Part of the reason I think a lot of hard scientists look down on biology is that introductory biology is so often poorly taught in a particular way. Intro physics is almost entirely problem-solving, and intro chemistry is similar, with maybe a bit more memorization (Quick! How many valence electrons does aluminum have?). But biology frequently ends up being taught as a large heap of random terms and facts, almost entirely without any unifying themes or methods of thought -- just a disconnected jumble.
I've dubbed this "trivia-heap syndrome".
Any biologist (or, hell, anyone who's gotten past the required intro course) can tell you that biology is not about memorizing terms and facts, any more than physics is about blocks sliding down inclined planes. But as Chad Orzel says in that post: "To some degree, this is inescapable-- those repeated exercises are used to establish a pattern of thought that is a necessary prerequisite for moving on to more interesting material." A similar thing could be said of biology: to some degree, it's necessary to memorize a lot of terms and random facts and unconnected processes and so on, before you can get to the interesting work of studying how they interact and how they can be manipulated.
But this is actually true of every field, not just biology (or other fields prone to trivia-heap syndrome); it's just not as apparent. Consider intro mechanics again: all about things falling, hitting each other, rotating, etc etc. In order to do interesting things, you first have to know what balls, rods, strings, pulleys, blocks, inclined planes, and gravity are. You also have to understand the basic types of things they can do: move, rotate, accelerate, come into contact, break, exert forces on each other. Of course these are trivial things to know, because we've all been exposed to simple objects and their motions since we were born -- and this is why intro mechanics courses don't begin with a couple weeks of definitions and memorization. The only difference between that and biology is that we're not exposed from birth to genes and proteins and cells and their interactions. The world teaches us the trivia-heap for physics, but we have to be taught about biology's trivia-heap.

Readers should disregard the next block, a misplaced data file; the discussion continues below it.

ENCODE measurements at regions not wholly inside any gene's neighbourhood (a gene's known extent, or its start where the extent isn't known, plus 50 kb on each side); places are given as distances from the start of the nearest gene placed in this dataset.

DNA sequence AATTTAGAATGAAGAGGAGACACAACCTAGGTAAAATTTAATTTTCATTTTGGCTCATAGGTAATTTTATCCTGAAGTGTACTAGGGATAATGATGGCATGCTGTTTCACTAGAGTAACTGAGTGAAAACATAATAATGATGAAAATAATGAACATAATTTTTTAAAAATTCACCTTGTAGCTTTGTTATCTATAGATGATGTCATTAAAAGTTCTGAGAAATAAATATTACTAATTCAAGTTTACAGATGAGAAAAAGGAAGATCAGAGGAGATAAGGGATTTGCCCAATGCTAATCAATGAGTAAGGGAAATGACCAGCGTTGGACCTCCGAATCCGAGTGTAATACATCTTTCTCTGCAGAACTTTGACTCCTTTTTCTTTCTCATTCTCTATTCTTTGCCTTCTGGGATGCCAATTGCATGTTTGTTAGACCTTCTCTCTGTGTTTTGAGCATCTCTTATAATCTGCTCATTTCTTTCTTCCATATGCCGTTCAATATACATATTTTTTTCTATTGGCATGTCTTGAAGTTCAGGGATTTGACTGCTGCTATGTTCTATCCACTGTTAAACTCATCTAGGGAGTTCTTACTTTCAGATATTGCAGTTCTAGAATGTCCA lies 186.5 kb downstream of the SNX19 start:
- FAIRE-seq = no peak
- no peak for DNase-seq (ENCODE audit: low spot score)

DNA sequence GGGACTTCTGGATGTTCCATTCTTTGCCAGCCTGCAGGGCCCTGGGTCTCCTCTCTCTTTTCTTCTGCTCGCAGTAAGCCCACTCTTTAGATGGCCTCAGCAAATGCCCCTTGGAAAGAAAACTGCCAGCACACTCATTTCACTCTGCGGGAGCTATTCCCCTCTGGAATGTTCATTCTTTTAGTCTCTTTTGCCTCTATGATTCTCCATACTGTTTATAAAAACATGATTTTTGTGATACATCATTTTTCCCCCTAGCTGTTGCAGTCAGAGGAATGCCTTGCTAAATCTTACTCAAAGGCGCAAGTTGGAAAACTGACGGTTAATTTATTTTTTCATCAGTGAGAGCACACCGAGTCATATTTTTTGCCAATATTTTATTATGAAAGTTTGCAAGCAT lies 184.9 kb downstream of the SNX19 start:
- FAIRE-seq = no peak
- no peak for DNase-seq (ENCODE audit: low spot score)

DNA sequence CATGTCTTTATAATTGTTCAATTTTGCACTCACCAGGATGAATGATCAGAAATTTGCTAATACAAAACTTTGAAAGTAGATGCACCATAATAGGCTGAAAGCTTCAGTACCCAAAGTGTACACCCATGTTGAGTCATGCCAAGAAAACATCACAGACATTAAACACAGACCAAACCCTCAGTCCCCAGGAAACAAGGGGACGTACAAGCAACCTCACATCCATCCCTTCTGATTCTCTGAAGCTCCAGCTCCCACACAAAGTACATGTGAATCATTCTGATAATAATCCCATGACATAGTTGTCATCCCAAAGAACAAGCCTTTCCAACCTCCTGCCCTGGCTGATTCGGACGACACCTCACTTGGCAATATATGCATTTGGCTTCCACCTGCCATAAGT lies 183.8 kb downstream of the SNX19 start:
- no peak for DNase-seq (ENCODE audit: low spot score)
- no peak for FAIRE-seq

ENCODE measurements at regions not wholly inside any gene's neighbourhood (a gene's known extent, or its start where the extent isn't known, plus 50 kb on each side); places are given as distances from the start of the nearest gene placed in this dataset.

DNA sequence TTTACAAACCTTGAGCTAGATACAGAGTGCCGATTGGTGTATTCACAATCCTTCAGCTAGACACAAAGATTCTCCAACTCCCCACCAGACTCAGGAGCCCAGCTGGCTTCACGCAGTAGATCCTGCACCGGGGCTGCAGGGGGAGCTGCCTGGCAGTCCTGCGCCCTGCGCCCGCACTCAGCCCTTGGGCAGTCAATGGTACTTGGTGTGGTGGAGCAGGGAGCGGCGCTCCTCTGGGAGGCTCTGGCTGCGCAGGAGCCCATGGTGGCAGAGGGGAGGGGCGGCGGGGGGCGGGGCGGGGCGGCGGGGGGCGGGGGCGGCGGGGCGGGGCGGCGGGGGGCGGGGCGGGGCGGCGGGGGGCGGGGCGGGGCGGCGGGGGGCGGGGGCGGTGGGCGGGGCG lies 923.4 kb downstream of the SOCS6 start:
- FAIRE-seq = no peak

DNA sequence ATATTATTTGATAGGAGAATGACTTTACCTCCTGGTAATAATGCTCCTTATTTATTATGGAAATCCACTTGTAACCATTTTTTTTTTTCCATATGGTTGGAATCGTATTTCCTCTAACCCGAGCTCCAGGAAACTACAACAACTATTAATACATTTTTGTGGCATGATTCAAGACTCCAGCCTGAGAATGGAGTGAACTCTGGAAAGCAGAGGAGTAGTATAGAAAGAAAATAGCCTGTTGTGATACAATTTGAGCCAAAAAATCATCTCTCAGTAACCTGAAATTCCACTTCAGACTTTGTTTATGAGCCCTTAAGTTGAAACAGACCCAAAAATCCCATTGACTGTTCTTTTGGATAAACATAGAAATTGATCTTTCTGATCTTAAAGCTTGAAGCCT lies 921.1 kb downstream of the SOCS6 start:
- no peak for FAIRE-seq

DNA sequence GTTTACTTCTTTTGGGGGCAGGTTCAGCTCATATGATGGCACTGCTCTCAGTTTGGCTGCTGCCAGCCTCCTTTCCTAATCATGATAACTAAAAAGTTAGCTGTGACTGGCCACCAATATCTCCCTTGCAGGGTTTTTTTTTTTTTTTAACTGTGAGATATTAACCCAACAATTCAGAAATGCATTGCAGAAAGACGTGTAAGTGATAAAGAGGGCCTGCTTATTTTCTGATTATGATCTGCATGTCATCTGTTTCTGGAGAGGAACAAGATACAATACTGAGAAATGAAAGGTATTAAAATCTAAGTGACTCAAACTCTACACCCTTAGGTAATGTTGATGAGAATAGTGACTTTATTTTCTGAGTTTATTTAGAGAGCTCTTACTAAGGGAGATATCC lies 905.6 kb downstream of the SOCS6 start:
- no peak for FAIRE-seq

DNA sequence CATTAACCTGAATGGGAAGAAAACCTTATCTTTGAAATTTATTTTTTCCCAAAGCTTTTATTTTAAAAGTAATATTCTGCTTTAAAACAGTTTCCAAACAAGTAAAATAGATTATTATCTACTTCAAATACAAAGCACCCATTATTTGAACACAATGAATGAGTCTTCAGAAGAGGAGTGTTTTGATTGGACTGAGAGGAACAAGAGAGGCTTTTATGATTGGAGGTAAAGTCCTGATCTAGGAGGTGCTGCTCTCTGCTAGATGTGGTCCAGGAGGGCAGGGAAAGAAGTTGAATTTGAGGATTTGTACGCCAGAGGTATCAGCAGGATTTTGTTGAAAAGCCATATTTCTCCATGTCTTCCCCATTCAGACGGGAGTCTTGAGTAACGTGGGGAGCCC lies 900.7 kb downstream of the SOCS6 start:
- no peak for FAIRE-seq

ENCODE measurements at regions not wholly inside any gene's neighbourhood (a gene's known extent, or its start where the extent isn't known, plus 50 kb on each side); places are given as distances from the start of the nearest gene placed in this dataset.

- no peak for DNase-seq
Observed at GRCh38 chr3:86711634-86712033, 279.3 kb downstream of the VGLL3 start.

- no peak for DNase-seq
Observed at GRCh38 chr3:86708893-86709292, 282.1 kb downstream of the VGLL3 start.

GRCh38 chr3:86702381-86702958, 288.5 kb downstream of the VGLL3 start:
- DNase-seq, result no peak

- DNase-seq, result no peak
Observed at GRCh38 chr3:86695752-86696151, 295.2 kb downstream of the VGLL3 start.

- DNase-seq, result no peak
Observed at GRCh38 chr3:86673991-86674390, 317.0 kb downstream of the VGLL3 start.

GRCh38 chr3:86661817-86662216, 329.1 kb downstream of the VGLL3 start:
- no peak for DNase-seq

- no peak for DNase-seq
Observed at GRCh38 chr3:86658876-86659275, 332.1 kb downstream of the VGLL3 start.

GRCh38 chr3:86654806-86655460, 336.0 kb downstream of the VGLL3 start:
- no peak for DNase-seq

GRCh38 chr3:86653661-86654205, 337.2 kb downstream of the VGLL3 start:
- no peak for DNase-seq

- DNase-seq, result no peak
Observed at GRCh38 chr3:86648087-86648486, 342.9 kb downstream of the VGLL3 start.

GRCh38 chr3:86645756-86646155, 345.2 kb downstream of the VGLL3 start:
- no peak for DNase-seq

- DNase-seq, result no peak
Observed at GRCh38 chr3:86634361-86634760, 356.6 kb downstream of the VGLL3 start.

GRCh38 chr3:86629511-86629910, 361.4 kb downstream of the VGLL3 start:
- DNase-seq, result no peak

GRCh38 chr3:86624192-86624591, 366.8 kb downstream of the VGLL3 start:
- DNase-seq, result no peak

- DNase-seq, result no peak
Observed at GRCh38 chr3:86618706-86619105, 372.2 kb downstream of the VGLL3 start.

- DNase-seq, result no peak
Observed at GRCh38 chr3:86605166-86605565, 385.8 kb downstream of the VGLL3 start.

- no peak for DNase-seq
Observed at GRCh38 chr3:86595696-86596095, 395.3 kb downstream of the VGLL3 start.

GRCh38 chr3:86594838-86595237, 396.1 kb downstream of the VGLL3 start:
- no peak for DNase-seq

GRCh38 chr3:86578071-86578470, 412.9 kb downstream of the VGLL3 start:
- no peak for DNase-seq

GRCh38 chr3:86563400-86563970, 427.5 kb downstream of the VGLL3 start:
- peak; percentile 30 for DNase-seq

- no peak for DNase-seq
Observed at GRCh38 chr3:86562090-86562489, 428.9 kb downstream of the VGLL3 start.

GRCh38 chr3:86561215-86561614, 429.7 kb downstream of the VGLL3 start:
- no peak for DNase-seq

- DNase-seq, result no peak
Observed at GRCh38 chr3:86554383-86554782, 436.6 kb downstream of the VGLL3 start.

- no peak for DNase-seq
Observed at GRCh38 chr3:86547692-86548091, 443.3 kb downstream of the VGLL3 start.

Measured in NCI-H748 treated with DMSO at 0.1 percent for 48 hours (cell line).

All right, so the trivia-heap is an unavoidable evil whenever you're starting in a new field. Fine. But never fear, there are still ways to get around trivia-heap syndrome. As soon as you know a very few things, you can start thinking about them in terms of experiments to be done and puzzles to be solved, instead of facts and descriptions. What would happen if this particular thing were mutated in this way? What effect would that have on the cell? How could you (the experimenter) tell that this was in fact the case? What if you got the opposite observation -- what might have gone wrong? Here's a simple system you're interested in; outline an experiment to find out whether this particular part of it works this way or that way. This is both interesting and a lot more like what actual biologists do; certainly much more so than the typical dreck of "Define a gene", "Outline how a gene gets translated to protein" that most high-schoolers get shoved down their throats. That's lazy teaching for you (or the creeping horror of bad standardized curricula for things like AP tests, which reduces to the same thing).
I learned a decent bit of biology just by reading random things. I can practically recite The Cartoon Guide to Genetics, by Gonick & Wheelis (that link is to the updated edition, not the old-school edition I read). I also took an introductory class at one of those academic summer camps. The net result was that I came into my high school biology class already knowing about half the stuff we would cover, which just made the trivia-heap syndrome that much more painful. A lot of my classmates struggled with memorizing things. Very few people did well on the "lab practical", in which we had to plan and carry out experiments to identify a mystery substance -- precisely because we spent so much time on trivia-heaping and so little time on problem solving / sensible experiment design. MIT's intro biology course (7.013), by contrast, is like a breath of fresh air. It's not entirely free of trivia-heap syndrome, but there's a gigantic emphasis on solving puzzles, considering what-ifs, proposing experiments, and interpreting results. (`Gigantic' emphasis relative to other intro biologies, of course.)
Granted, even MIT's intro biology problem-solving is simplistic, and occasionally feels like doing an inclined-plane problem in physics (especially when I know a decent bit about a particular system, and I can tell the problem vastly oversimplifies the situation, even if I don't know exactly how). But now we're back to Chad Orzel, inclined planes, and "establishing patterns of thought". There is a certain intuition of biological ways and means, of how cells/genes/proteins work in broad strokes, that is immensely valuable but hard to obtain. This intuition is something like a toolkit of abstractions over specific examples, but I'd venture to say it's not something that can be taught explicitly in the abstract, the way math can. The analogous thing in physics, again, is something the world teaches us from birth: unsupported objects fall, if you push something its speed changes; that sort of general idea about how things operate. I've developed my biological intuition somewhat, through reading and studying (and sometimes working directly with) boatloads of examples, and I think that's just about the only way it can be developed. But it's something every experimenter (or bioengineer!) needs in spades, and it's something the general public could also really use.
So, to sum up: the trivia-heap is sometimes a necessary evil, but trivia-heap syndrome is eminently avoidable. Emphasize puzzle-solving and experiments, instead of facts and definitions, and it'll do everyone a heap of good.